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  5. "Mi voglio sentire meglio."

"Mi voglio sentire meglio."

Translation:I want to feel better.

December 2, 2014



Why can't this also be I want to hear better?


because it's the reflexive "sentirsi" and not "sentire"

Vorrei sentire meglio = I want to hear better...

Vorrei sentirmi meglio = I want to feel better....


Thank you, that helps.


I don't want to sound thick, but this is the first time I've encountered the word 'sentirmi' so I don't know the difference. I still can't figure out why 'Mi voglio sentire meglio' can't mean 'I want to feel/hear/smell better'


Basically, if it uses a reflexive pronoun, it only means "to feel" from «sentirsi». If it doesn't, it means "to hear"/"to feel" from «sentire».


ZuMako8: Is the reflexive pronoun you refer to the "Mi" at the start? Meaning with it present the "sentire" is to feel and without the "Mi" it could mean to hear? (I've been caught out a number od times on this question where I keep thinking it means to hear, so to understand properly would be really helpful, thanks)


Yes, in this instance, "mi" indicates the reflexive form. Literally, "I want myself to feel better." We would not usually say "I want to hear myself better."


Lets say you were in a helicopter and had those headsets to communicate, and lets say you can hear others but not yourself speak. So how would you say 'I want to hear myself better'?


i want to hear myself better


I got marked wrong for sentire meglio = to hear better duo says "sentire meglio" = to feel better


inopacm: And I'll be bet that didn't make you feel better at all!


Same thing happened to me.


Because in this case ''sentire'' doesn't mean ''hear'' but ''feel''


Apologies for the potentially dumb question, but why is it "mi" and not "io" in this case? Isn't the Italian "mi" "me" in English? I therefore responded "I want myself to feel better".

Thanks in advance :)


You could start the sentence with "io" but it would be redundant, and you would still need the "mi" also. The "mi" doesn't mean "I" but it is the reflexive pronoun. See the explanation from sandrabruck above.


I see you're studying German too; well it's the same there: Ich fühle MICH besser. As in Italian, and as sandrabruck & lubowksy have both explained, it's a reflexive construction which doesn't have an English equivalent.


I still don't understand why "Mi" is needed at all if Voglio is "I want". Can a non-english major answer this for those who don't even know what reflexive means.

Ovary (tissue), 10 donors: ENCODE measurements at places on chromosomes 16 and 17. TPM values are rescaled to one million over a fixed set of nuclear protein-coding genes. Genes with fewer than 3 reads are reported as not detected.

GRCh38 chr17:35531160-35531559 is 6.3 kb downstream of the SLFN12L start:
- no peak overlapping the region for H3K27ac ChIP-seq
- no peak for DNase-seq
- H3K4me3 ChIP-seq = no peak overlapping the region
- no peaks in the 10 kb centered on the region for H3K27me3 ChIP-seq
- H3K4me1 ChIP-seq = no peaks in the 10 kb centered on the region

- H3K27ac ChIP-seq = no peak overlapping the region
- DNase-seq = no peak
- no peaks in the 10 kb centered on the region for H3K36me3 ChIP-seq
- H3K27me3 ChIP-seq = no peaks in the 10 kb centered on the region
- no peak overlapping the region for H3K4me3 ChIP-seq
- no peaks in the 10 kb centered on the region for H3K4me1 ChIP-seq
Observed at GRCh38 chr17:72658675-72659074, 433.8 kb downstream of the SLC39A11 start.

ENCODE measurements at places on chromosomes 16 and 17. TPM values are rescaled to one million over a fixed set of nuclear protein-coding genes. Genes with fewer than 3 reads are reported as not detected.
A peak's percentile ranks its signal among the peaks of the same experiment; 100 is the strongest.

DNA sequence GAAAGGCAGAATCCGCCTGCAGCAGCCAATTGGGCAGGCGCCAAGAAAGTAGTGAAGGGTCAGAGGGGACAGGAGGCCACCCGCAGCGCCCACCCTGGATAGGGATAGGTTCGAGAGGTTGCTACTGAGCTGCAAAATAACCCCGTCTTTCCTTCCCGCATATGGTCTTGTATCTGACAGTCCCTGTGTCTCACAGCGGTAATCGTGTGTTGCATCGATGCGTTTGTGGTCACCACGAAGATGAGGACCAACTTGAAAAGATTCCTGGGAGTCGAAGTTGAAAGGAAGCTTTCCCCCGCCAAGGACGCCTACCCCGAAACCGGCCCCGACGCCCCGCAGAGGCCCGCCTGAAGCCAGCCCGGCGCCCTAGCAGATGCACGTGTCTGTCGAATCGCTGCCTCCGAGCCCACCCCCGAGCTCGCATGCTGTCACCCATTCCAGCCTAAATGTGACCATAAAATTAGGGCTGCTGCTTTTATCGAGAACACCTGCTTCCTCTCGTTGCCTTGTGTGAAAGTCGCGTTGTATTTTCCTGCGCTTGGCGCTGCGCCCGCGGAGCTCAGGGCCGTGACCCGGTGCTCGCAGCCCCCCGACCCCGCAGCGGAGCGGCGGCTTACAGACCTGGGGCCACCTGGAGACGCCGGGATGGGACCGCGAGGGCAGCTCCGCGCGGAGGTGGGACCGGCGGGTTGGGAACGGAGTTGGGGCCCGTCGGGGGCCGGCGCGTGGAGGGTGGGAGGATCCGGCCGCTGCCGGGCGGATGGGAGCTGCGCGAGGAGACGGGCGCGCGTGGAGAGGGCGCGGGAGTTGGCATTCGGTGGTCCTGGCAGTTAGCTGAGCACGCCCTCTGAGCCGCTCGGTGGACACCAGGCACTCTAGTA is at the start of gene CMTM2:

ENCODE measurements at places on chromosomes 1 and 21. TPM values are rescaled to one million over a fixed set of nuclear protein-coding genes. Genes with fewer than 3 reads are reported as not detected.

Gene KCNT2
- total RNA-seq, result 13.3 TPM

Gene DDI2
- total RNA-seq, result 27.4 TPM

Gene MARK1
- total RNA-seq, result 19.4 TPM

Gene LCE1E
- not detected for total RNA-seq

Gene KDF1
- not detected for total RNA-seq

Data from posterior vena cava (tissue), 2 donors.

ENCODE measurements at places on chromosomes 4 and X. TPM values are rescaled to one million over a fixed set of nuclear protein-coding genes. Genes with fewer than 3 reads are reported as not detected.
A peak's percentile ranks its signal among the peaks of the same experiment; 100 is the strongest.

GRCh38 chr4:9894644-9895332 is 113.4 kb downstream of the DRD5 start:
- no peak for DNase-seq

A reflexive verb is one for which the object and the subject are one and the same person. So, e.g., in English you can say 'I asked him/her/you if we're going..' in which subject and object refer to different people or "I ask myself if we're going.." in which case you're using a reflexive construction: subject and object are one and the same person. As I pointed out above, reflexive constructions in different languages don't always translate the same way. That's true of the verb to "feel". In English you wouldn't use it reflexively, you'd just say "I feel better". But in Italian and German the verbs require a reflexive pronoun that properly refers back to the subject. So "Mi sento meglio" or in German: Ich fühle mich besser, where both "mi" in Italian and "mich" in German may literally mean "myself" but as I've said you wouldn't translate that idea of self in English. Let me add it's not the verb to "want" that determines the need for "mi" but the verb "sentire" or more precisely "sentirsi".


To add to what @Germanlehrerslsu so kindly contributed, think of it this way. English does not make a distinction between feeling the outer world and feeling the inner self/well-being. So, out of context, "I feel..." could mean how one feels emotionally/healthfully or what they are touching/sensing ("I feel the fresh dew on the flower."). Now, what about the sentence, "I feel well?" What does this mean? Does it mean that one is healthy or does it mean that one has a top-notch that can feel and detect anything that touches their skin and hair cells? Although it typically means the former, the sentence could potentially have both meanings. In Italian, German, Portuguese, and Spanish (and most likely French, too), the reflexive would distinguish the two meanings, with the included reflexive being reserved for the meaning of healthiness.


so sentence without mi is correct, but the meaning is different?